The data presented thus far suggested that pericentrin associated with microtubules through an interaction with dynein. To test this directly, taxol-stabilized microtubules were incubated with cell lysates, pelleted by centrifugation, and assayed for the presence of pericentrin. Pericentrin cosedimented with microtubules under these conditions (Figure (Figure4C,4C, lanes 2 and 4) and was not detected when microtubule polymerization was inhibited by addition of nocodazole (Figure (Figure4C,4C, lane 1). When AMP-PNP was added to enhance motor binding to microtubules, we observed a twofold increase in the association of pericentrin with microtubules (Figure (Figure4C,4C, lanes 3 and 4). The association of both dynein and pericentrin with microtubules was inhibited when the 70.1 dynein antibody was added to cell lysates and when lysates from cells overexpressing dynamitin were used (Figure (Figure4C,4C, lanes 5–8). Because 70.1 recognizes an epitope on the dynein intermediate chain that interacts with dynactin p150glued (Vaughan and Vallee, 1995 ; Steffen et al., 1997 ), the antibody probably disrupts the dynein–dynactin interaction, dissociating dynein from microtubules by a mechanism similar to that observed in cells overexpressing dynamitin (Echeverri et al., 1996 ). In contrast, control antibody or lysates expressing a control construct (GFP) had no effect on microtubule binding. From this analysis, we conclude that pericentrin binds along the length of microtubules through an interaction with dynein and/or dynactin.
Using several approaches to examine centrosome protein assembly in both somatic cells and embryonic systems, we demonstrate that pericentrin and γ tubulin can be recruited to centrosomes by a dynein-driven mechanism. We show that the cell cycle-dependent increase in centrosomal accumulation of these proteins (Dictenberg et al., 1998 ) was inhibited by treatments that disrupt dynein-mediated cellular events in vivo and in vitro, including depolymerization of microtubules, addition of dynein antibodies, and elevation of dynactin levels (Vaisberg et al., 1993 ; Echeverri et al., 1996 ; Gaglio et al., 1996 ; Heald et al., 1996 ; Merdes et al., 1996 ; Burkhardt et al., 1997 ; Ahmed et al., 1998 ). We provide the first demonstration that pericentrin associates with microtubules both in vivo and in vitro, and we show that microtubule binding of pericentrin requires dynein and dynactin. We visualized pericentrin expressed as a GFP fusion protein and found that it moved toward centrosomes in a microtubule-dependent manner at speeds consistent with those of dynein. These movements probably represent direct transport of pericentrin by dynein, because pericentrin has been shown to interact directly with the dynein light intermediate chain 1 (Purohit et al., 1999 ; S. Tynan, A. Purohit, S. Doxsey, and R. Vallee, unpublished results).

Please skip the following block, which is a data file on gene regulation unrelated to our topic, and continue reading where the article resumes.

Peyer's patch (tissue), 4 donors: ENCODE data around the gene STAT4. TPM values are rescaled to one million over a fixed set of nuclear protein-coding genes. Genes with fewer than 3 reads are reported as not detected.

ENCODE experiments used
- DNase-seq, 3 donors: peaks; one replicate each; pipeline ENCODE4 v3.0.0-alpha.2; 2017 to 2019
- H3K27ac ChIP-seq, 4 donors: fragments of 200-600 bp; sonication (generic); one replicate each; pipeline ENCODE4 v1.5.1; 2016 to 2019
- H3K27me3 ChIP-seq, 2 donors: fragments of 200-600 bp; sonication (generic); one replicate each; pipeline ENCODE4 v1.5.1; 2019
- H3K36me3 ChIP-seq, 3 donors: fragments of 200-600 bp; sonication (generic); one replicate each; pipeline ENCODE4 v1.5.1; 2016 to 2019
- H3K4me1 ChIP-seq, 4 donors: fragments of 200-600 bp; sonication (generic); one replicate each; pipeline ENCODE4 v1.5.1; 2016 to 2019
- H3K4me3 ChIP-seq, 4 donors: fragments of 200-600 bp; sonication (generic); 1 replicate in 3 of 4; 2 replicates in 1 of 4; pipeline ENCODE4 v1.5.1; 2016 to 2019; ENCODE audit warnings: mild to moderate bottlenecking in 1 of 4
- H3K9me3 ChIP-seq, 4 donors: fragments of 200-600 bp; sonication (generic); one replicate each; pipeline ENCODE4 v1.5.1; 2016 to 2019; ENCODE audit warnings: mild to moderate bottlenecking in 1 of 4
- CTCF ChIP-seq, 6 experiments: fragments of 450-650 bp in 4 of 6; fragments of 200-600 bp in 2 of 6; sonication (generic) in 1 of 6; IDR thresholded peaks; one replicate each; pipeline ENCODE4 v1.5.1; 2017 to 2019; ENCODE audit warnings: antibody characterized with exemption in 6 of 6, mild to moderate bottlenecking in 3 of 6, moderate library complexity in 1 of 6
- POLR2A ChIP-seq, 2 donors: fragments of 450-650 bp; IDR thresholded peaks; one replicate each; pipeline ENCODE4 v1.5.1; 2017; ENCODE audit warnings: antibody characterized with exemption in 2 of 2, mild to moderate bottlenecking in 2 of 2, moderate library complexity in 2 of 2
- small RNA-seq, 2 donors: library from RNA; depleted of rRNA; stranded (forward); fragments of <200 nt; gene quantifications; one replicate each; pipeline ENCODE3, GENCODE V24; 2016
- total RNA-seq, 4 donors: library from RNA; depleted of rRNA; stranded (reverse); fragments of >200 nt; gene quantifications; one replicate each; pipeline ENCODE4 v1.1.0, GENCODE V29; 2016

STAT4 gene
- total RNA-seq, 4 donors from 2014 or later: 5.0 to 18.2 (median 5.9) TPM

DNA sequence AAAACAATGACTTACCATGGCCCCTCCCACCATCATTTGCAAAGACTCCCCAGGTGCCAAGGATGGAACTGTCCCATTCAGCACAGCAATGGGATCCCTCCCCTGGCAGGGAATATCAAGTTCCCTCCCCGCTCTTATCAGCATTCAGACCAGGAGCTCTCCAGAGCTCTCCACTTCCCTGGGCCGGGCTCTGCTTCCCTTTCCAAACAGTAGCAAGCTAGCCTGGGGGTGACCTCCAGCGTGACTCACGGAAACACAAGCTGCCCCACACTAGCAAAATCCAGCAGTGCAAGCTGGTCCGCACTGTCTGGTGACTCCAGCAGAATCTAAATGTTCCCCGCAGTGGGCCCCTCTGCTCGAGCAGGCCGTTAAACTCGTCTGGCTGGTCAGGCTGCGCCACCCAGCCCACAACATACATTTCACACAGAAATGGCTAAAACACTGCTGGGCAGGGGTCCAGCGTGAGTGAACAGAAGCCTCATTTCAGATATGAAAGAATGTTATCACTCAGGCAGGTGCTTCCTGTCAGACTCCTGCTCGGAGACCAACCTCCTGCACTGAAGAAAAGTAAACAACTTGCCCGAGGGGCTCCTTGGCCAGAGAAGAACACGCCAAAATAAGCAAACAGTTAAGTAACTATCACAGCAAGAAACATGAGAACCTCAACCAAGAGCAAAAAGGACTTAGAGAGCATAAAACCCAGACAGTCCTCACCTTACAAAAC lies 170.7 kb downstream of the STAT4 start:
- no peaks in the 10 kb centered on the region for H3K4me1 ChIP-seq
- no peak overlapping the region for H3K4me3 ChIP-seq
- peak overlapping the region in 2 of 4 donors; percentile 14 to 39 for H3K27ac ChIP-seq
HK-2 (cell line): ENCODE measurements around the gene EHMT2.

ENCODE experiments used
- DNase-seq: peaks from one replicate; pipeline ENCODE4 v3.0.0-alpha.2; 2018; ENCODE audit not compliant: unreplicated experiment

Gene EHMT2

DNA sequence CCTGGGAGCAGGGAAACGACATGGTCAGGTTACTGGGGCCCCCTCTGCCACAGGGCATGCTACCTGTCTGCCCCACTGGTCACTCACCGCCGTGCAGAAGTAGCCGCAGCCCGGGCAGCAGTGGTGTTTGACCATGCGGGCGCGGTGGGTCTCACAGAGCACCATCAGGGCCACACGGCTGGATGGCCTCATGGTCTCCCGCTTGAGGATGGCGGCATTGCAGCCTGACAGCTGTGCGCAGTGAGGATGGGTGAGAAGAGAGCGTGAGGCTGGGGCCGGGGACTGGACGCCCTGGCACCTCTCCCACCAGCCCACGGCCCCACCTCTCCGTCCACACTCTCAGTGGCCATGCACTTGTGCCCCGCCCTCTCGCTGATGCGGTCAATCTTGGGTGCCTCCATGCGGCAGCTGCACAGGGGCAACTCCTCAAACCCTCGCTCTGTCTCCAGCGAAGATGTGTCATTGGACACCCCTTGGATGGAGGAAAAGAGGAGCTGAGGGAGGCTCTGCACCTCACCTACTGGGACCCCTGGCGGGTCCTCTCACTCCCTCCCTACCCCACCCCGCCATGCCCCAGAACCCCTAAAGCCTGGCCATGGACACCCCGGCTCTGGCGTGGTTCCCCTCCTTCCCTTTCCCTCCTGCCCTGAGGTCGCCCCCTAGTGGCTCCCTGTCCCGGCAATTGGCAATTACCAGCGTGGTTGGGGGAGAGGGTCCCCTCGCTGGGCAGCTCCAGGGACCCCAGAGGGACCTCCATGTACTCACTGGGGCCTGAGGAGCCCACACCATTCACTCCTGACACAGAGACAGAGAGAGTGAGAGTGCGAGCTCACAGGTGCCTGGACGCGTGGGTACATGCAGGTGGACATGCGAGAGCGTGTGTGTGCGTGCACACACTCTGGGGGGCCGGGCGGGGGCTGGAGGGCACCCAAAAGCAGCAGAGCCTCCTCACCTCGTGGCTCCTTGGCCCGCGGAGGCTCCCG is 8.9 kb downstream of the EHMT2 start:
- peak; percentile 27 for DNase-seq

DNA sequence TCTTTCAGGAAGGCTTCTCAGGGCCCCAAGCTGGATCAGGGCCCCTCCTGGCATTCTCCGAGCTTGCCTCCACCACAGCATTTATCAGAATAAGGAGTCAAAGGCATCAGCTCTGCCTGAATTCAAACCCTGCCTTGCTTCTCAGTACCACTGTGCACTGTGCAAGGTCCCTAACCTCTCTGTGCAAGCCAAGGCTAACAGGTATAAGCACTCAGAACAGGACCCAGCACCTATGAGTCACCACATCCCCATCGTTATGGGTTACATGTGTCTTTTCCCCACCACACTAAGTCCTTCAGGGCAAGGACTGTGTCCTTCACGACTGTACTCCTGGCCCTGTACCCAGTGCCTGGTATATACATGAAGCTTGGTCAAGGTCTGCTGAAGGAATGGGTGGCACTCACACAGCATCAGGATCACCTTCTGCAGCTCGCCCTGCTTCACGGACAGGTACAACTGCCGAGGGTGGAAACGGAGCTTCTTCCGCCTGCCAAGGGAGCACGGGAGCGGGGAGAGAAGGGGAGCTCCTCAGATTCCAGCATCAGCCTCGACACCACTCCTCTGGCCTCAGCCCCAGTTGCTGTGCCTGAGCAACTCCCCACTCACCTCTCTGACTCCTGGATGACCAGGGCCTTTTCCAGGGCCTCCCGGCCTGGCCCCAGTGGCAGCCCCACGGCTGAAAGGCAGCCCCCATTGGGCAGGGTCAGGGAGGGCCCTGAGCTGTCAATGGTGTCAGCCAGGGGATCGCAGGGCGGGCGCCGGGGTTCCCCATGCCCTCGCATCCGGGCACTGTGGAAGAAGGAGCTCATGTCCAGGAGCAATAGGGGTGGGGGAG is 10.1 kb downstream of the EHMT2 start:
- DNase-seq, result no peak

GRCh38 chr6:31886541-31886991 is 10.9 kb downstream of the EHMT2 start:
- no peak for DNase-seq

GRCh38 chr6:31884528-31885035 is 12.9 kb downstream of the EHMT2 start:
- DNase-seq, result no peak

Based on the data described above, we propose a model for the assembly of microtubule nucleating proteins. In our model, pericentrin binds to dynein through the light intermediate chain (Purohit et al., 1999 ) and to the γ TuRC (Dictenberg et al., 1998 ) through specific subunits of this complex (W. Zimmerman and S. Doxsey, unpublished observations). Dynein would mediate binding of the large pericentrin-γ TuRC complex to microtubules and direct transport of the complex to centrosomes. At the centrosome, pericentrin-γ TuRC complexes would be anchored, whereas dynein could be released for additional rounds of transport or anchored to perform additional roles. Dynactin may facilitate microtubule association or processivity of dynein (Schroer and Sheetz, 1991 ; Schroer, 1996 ) and may contribute to centrosomal anchoring of γ tubulin (Quintyne et al., 1999 ). Our work raises the possibility that pericentrin mediates centrosome and spindle function through dynein-dependent assembly of microtubule nucleating complexes and other activities (see below).